‘Lay’ bets can be your best bets!

May 13, 2003 6:10 AM

I couldn’t begin to count how many times, after I have caught a player "past posting" (trying to bet on the don’t pass when there is a point for the pass line), I hear the player ask; "Well, how can I bet the shooter won’t make his point?"

The answer is: make a "lay bet." Players can bet against the point or any of the other five numbers anytime by making a lay bet. Players make lay bets in the same manner as making place bets, set cash or checks in the come area and say something like; "Give me a hundred dollars against the ten" or "Seventy-five dollar no five."

The dealer will then position the bet in the rectangle behind the point number box for the number the player is betting against and put a lammer marked "lay" on it. If the lay bet is against the current point for the pass line the dealer may put it on the don’t pass. When he does this for a player that has a don’t pass bet with a full lay, this is sometimes referred to as an "overlay."

Of course since the odds are in the lay bettors favor, he has to risk more than he can win.

If the number he wants to bet against is four or ten, he wins one dollar for every two dollars he bets. If he wants to bet against the five or nine, he wins two dollars for every three he bets. And if wants to bet against the six or eight, he wins five dollars for every six he bets.

At this point you might be wondering why anyone would risk more than they hope to win. Remember I said that the odds favor the lay bettor to win and some players find it refreshing to make a bet that, if the dice behave the way they are supposed to, the odds are in their favor.

And remember the player is getting paid true odds for his bet, except for the fact that he pays five percent commission on the amount he can win. Yes, unlike buy bets where the bettor must pay five percent of the amount he bets, the casino only charges the five percent on the amount the lay bettor stands to win. So if a player bets a "two hundred dollar no ten" he pays five percent of the one hundred dollars he hopes to win, or five dollars.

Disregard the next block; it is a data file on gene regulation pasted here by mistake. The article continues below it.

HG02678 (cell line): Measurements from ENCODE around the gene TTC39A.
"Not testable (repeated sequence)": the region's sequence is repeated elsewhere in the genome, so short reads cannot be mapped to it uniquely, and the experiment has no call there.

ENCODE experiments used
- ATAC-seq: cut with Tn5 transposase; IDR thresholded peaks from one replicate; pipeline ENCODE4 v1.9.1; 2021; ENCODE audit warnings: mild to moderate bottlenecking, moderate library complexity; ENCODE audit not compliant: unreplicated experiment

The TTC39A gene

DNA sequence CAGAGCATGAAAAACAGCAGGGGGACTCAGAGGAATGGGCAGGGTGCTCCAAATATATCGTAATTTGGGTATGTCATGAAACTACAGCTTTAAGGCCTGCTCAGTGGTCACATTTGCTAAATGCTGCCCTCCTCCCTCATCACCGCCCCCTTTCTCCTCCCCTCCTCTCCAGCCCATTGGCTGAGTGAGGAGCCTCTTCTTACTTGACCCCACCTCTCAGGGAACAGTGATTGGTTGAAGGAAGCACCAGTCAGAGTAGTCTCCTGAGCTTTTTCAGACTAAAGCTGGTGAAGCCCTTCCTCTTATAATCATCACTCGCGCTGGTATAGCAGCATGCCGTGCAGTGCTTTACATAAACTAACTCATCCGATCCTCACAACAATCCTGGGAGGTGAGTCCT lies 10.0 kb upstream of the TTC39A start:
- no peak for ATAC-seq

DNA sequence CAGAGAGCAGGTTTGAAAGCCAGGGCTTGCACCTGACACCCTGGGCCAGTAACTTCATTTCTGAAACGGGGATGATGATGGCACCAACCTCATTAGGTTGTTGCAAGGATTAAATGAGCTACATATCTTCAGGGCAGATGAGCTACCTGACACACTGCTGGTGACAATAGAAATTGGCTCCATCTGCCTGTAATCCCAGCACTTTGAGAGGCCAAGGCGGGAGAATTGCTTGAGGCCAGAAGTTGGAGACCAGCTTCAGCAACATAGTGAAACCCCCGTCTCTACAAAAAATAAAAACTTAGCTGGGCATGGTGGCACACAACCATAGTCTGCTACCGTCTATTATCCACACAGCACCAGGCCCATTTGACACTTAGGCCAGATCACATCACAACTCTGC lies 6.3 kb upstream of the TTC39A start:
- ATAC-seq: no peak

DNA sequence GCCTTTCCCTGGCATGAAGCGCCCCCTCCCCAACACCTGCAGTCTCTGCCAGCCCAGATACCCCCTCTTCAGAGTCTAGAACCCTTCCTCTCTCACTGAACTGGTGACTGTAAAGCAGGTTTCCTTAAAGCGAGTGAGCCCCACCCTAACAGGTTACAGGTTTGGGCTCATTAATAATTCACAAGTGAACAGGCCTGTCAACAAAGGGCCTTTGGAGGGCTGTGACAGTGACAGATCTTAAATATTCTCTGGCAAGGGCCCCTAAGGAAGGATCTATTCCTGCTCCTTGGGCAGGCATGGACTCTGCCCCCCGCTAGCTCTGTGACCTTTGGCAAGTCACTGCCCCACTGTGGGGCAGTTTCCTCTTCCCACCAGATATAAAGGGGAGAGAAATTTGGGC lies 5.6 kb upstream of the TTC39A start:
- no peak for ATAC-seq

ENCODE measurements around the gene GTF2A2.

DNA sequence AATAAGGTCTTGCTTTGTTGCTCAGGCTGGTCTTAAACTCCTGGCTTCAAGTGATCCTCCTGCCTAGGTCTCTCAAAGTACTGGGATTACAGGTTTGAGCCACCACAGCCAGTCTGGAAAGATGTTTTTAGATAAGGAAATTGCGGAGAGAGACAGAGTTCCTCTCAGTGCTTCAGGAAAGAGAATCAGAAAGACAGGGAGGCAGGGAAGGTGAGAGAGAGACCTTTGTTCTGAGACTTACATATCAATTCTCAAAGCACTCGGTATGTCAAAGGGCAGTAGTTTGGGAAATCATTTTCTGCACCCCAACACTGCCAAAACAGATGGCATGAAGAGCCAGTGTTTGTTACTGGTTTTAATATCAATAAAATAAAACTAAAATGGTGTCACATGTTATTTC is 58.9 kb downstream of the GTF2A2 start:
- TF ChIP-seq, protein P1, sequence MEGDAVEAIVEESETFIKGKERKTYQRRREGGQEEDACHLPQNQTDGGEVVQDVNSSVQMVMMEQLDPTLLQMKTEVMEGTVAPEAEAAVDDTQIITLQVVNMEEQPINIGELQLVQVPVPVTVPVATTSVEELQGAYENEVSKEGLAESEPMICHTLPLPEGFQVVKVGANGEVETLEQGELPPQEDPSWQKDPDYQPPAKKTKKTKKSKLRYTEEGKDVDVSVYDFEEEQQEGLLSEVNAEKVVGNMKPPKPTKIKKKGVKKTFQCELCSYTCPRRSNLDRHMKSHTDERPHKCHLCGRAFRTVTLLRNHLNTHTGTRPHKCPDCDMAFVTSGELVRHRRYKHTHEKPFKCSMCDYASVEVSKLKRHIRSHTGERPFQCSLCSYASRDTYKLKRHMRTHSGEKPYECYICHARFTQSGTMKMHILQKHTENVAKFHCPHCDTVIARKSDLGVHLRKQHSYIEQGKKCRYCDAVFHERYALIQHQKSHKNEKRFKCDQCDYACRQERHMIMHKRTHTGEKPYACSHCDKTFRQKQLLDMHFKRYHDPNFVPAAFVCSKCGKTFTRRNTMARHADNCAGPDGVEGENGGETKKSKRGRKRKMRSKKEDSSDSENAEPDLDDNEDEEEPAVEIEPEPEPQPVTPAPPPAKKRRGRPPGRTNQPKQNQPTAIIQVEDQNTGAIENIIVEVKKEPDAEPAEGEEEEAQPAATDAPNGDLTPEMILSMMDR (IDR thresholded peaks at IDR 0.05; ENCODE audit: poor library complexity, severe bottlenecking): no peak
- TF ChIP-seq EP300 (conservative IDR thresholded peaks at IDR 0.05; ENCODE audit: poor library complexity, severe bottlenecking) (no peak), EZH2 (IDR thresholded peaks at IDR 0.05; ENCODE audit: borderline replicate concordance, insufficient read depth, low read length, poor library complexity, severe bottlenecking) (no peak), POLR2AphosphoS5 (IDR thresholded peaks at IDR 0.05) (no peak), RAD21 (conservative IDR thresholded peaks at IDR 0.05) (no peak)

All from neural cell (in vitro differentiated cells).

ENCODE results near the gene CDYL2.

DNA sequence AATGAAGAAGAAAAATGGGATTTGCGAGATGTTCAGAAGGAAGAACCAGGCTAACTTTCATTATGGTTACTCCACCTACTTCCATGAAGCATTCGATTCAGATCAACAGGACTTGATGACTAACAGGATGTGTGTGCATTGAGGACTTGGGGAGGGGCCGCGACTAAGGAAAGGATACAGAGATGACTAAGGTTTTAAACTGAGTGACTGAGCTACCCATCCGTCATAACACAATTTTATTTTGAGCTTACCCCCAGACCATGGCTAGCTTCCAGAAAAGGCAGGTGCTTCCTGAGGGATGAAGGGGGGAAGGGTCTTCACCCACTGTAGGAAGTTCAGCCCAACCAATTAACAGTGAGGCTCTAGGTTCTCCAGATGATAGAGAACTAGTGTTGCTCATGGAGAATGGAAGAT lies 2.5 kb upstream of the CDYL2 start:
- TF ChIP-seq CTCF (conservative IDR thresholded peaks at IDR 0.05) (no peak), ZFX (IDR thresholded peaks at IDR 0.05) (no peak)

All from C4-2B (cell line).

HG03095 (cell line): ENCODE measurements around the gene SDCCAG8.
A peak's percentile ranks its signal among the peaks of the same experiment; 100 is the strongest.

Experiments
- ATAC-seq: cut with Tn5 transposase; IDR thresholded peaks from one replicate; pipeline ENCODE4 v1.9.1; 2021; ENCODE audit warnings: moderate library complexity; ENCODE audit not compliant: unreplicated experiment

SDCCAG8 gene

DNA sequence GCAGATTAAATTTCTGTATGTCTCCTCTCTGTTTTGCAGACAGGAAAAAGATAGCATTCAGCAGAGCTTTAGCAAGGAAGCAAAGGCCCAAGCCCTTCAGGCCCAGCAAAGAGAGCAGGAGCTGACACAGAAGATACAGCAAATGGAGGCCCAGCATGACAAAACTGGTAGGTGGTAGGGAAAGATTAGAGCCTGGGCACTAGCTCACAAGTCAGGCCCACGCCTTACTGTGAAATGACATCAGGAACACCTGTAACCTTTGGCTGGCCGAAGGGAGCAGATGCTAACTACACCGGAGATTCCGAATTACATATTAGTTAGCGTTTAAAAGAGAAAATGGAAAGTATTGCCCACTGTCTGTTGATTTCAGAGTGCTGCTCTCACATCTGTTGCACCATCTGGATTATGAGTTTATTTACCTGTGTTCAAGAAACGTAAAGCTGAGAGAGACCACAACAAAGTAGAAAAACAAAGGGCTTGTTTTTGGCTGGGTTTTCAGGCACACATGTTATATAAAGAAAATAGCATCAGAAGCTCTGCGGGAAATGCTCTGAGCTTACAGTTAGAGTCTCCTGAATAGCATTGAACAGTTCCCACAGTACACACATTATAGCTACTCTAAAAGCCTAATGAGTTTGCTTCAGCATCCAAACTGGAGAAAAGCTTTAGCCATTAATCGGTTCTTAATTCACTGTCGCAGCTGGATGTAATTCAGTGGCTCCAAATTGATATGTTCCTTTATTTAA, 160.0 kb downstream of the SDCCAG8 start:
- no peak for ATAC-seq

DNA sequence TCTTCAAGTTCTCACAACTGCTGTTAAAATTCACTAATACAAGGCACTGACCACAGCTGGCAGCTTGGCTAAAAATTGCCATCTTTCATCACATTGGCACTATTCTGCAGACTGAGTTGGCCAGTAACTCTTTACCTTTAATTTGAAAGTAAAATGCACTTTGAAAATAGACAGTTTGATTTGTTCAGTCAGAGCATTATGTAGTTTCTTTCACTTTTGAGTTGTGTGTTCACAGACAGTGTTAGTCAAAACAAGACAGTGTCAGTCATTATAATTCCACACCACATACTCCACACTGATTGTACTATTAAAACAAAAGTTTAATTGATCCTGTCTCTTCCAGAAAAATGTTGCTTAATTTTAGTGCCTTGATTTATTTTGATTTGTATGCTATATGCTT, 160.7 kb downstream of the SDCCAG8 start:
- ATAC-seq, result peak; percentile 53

In casinos that charge the juice when the bet is made the buy bettors always suffer a house percentage of 4.762%. But the lay bettor only gives up a PC of 2.439% when betting against the four or ten, 3.266% when betting against the five or nine and 4% when betting against the six or eight.

Many casinos only charge the juice on winning lay bets against the four or ten. In this case the PC drops to 1.667% (the same as a buy bet on the four or ten when the juice is only collected on winning bets). A few casinos only charge the juice for winning bets against the five or nine (don’t ask me where).

Players that are fortunate to find this bet will give up only 2% (again the same as the buy bet when the juice is only collected on winning bets). Whereas a player that wanted to make a buy bet on the six and eight would be foolish to do so even if they did not have to pay the juice unless the bet won, if one could find a casino that only charged for winning lay bets against the six and eight, he would only suffer a PC of 2.273%.

A few things you prospective buy bettors need to know are:

Lay bets may be bet or taken down anytime. If you take one down before it wins or loses, the dealer will refund the juice.

Most dealers will automatically assume a lay bettor wants his bet down if it wins. You will need to tell him you want to leave it up and re-pay the juice.

Lay bets work (have action) all the time (yes, even on the come-out roll).

Unlike a place or buy bet that can be called "off" for a roll or two, lay bets can only be taken down and re-bet.

So don’t worry about your fellow players thinking of you as being a cynic for betting against the numbers. You don’t have to suffer the perils of the don’t pass on the come-out roll. Learning to make lay bets is a way of cashing in on those cold tables.


Dale S. Yeazel is the author of "Precision Crap Dealing" and "Dealing Mini-Baccarat." They are E-books on CD-Rom available for only $20 each (plus tax) at Gamblers Book Shop and Gamblers General Store in Las Vegas. www.geocities.com/lump450